An imaging technique has been demonstrated that blends the principles of conventional light and electron microscopy. It renders images with nanometre and femtosecond space-time resolution.
How can we probe light fields in the vicinity of nanostructures? This question is becoming increasingly relevant as the confinement and steering of light at the nanoscale are gathering momentum in applications such as optical sensing and information processing. On page 902 of this issue, Barwick et al.1 provide a practical answer to this question. They report a microscopy technique that probes such fields by focusing both light and electron pulses on the nanostructures under study.
In the new imaging technique, which Barwick and colleagues baptized photon-induced near-field electron microscopy (PINEM), a specially designed electron microscope is used to project magnified images of nanostructures in much the same way as an overhead projector forms images of slides from a light beam passing through them. In PINEM, the beam is made of electrons and the role of the slides in the projector is played by light trapped in the vicinity of the samples (see Fig. 4 on page 905).
The term 'trapped' means that the light waves do not propagate and decay exponentially in intensity with distance from the sample. Unlike freely propagating light, this trapped light, called an evanescent light field, can interact efficiently with the electrons, which gain or lose energy through the absorption or emission of light quanta (photons). By means of energy-filtering, the microscope subsequently selects and collects only those electrons that have undergone energy gain, forming images in a process that retains the sub-nanometre spatial resolution that is characteristic of conventional transmission electron microscopes. The number of collected electrons is proportional to the strength of the evanescent field.
Travelling at 70% of the speed of light, the electrons used by Barwick et al.1 spend only a fraction of a femtosecond (1 femtosecond is 10−15 seconds) near their 100-nanometre-thick samples (carbon nanotubes or silver nanowires). To observe a sizeable, and useful, electron–light interaction during such a short time interval requires intense light fields. In their experiment, the authors achieved high-intensity fields by using two synchronized femtosecond light pulses: one of the pulses was directed to the microscope's electron gun, which converted it into an electron pulse via photoemission; the other, with a peak intensity of about 10–100 gigawatts per square centimetre, was aimed at the nanostructure and was capable of producing multiple-photon absorption (or emission) events by each passing electron — up to eight photons, as the authors report1. By design, both pulses have a similar temporal duration, of the order of a few hundred femtoseconds (this duration defines the time resolution of PINEM), and their relative delay in the time of arrival at the sample was controlled with femtosecond precision through the difference in optical path length between the two original light pulses.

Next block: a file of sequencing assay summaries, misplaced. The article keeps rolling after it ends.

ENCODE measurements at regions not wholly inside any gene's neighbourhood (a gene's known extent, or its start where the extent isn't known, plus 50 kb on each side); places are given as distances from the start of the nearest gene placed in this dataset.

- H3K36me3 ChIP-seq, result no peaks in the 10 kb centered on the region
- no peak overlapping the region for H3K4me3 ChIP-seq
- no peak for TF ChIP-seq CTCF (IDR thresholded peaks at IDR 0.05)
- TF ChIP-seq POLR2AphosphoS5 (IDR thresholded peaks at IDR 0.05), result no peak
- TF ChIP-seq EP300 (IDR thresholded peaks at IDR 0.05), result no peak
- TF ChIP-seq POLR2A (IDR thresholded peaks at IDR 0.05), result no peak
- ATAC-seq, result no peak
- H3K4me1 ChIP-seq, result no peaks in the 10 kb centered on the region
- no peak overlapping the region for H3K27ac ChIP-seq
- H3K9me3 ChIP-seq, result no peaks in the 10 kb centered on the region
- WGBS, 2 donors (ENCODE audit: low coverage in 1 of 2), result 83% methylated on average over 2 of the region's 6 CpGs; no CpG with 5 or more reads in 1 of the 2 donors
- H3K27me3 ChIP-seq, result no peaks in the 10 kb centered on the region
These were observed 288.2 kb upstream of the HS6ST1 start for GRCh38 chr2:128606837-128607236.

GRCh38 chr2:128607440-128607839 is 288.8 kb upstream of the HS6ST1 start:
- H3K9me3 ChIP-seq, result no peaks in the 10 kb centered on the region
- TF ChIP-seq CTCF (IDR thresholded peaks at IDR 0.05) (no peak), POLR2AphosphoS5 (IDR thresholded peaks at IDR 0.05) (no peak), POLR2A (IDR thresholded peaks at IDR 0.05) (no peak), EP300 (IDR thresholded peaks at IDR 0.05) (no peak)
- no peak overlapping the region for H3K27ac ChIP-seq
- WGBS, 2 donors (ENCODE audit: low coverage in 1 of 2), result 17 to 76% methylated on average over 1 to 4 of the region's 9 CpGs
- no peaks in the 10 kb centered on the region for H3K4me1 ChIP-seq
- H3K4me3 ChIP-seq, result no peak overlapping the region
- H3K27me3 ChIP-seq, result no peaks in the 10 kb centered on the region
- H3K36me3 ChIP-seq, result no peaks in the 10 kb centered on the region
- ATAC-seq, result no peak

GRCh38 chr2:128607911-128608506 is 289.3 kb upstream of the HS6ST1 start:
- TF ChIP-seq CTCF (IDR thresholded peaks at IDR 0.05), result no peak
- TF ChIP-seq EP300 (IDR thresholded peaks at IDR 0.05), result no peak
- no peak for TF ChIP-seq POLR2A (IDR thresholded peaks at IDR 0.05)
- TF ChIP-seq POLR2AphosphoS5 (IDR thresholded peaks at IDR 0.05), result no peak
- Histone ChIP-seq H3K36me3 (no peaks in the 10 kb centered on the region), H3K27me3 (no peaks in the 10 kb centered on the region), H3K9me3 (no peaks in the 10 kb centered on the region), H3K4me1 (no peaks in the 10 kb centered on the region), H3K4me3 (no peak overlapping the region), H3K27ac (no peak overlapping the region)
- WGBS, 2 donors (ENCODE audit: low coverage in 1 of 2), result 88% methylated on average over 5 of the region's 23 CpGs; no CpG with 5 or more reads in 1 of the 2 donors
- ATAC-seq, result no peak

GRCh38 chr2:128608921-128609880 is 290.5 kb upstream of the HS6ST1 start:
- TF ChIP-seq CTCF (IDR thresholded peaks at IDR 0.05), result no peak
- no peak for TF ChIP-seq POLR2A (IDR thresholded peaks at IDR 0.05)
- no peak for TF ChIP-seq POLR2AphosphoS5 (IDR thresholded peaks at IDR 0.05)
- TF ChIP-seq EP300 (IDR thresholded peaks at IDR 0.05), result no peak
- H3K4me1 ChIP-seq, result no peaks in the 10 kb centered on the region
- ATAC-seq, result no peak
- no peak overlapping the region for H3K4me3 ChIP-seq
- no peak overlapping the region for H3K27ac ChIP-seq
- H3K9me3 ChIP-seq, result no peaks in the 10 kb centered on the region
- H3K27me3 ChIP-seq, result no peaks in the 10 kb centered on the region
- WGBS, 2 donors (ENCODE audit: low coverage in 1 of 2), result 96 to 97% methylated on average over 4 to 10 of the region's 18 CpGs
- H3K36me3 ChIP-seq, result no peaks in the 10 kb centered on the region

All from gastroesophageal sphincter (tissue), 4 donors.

Light–electron interactions similar to those seen in Barwick and co-workers' experiment have been observed previously — for example, when electrons pick up thermal phonons (quanta of atomic lattice vibrations) in insulator films2 or plasmons (quanta of collective oscillations of conduction electrons) from a metal surface3, or when electrons interact with evanescent fields reflected from an illuminated diffraction grating4. Barwick et al. are the first to exploit such interactions to image an evanescent light field in the vicinity of a nanostructure, and they accomplish that with nanometre and femtosecond space–time resolution (see Fig. 2 on page 903).
Evanescent light fields have been probed previously with near-field optical microscopes5 that rely on scanning a subwavelength-sized tip over the sample to form images. These microscopes can yield femtosecond time resolution but are limited by the size of the tip to tens of nanometres in spatial resolution. In addition, the tip can produce undesired artefacts in the images. By contrast, Barwick and colleagues' PINEM technique achieves the sub-nanometre spatial resolution that electron microscopes do. What's more, the electrons constitute a relatively 'clean' probe: moderate electron-beam intensities cause only marginal perturbations in the sample, thus allowing faithful imaging.
Barwick et al. demonstrated their PINEM technique for light pulses lasting about 220 femtoseconds, and observed the real-time evolution of the evanescent field that mimics the light pulses themselves. With 220-femtosecond pulses, one could also investigate the dynamics of optical excitations in the sample that have comparable or larger lifetimes, such as certain long-lived photon states that occur in insulating structures (for example, 'Mie modes' in silicon cavities). However, impressive as it is, the technique needs to be adapted for shorter light pulses that can follow the ultrafast dynamical optical response of many nanostructures of interest, such as metallic nanoparticles whose plasmons typically live for only a few tens of femtoseconds.
The propagation of light fields along the surface of a nanostructure is a key ingredient of nanophotonic devices, which carry and process optical signals6. The PINEM technique could be improved to study such propagation by sampling the evanescent decay of such fields along the direction perpendicular to the sample surface. This and other developments will surely show that, with Barwick and colleagues' electrons gaining energy, the scientific community will also gain new means of observing the nanoworld.
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Chemistry of Materials (2015)
Proceedings of the National Academy of Sciences (2010)